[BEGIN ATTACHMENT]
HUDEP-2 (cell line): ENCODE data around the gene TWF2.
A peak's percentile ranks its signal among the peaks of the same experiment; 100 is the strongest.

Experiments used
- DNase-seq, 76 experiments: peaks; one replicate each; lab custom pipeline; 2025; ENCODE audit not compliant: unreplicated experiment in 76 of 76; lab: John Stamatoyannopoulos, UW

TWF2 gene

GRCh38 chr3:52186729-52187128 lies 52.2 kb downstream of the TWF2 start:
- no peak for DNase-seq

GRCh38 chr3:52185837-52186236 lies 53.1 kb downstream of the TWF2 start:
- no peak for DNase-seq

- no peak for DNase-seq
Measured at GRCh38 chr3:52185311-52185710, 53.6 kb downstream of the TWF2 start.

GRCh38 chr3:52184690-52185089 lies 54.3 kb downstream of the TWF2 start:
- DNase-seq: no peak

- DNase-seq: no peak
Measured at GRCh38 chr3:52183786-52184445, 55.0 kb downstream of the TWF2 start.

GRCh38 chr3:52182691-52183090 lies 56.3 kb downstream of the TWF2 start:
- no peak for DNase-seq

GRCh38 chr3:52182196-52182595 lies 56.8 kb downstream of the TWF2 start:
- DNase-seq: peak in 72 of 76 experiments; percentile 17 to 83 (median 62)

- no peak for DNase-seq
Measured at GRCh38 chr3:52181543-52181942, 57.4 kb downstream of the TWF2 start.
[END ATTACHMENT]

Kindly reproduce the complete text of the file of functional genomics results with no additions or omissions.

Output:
HUDEP-2 (cell line): ENCODE data around the gene TWF2.
A peak's percentile ranks its signal among the peaks of the same experiment; 100 is the strongest.

Experiments used
- DNase-seq, 76 experiments: peaks; one replicate each; lab custom pipeline; 2025; ENCODE audit not compliant: unreplicated experiment in 76 of 76; lab: John Stamatoyannopoulos, UW

TWF2 gene

GRCh38 chr3:52186729-52187128 lies 52.2 kb downstream of the TWF2 start:
- no peak for DNase-seq

GRCh38 chr3:52185837-52186236 lies 53.1 kb downstream of the TWF2 start:
- no peak for DNase-seq

- no peak for DNase-seq
Measured at GRCh38 chr3:52185311-52185710, 53.6 kb downstream of the TWF2 start.

GRCh38 chr3:52184690-52185089 lies 54.3 kb downstream of the TWF2 start:
- DNase-seq: no peak

- DNase-seq: no peak
Measured at GRCh38 chr3:52183786-52184445, 55.0 kb downstream of the TWF2 start.

GRCh38 chr3:52182691-52183090 lies 56.3 kb downstream of the TWF2 start:
- no peak for DNase-seq

GRCh38 chr3:52182196-52182595 lies 56.8 kb downstream of the TWF2 start:
- DNase-seq: peak in 72 of 76 experiments; percentile 17 to 83 (median 62)

- no peak for DNase-seq
Measured at GRCh38 chr3:52181543-52181942, 57.4 kb downstream of the TWF2 start.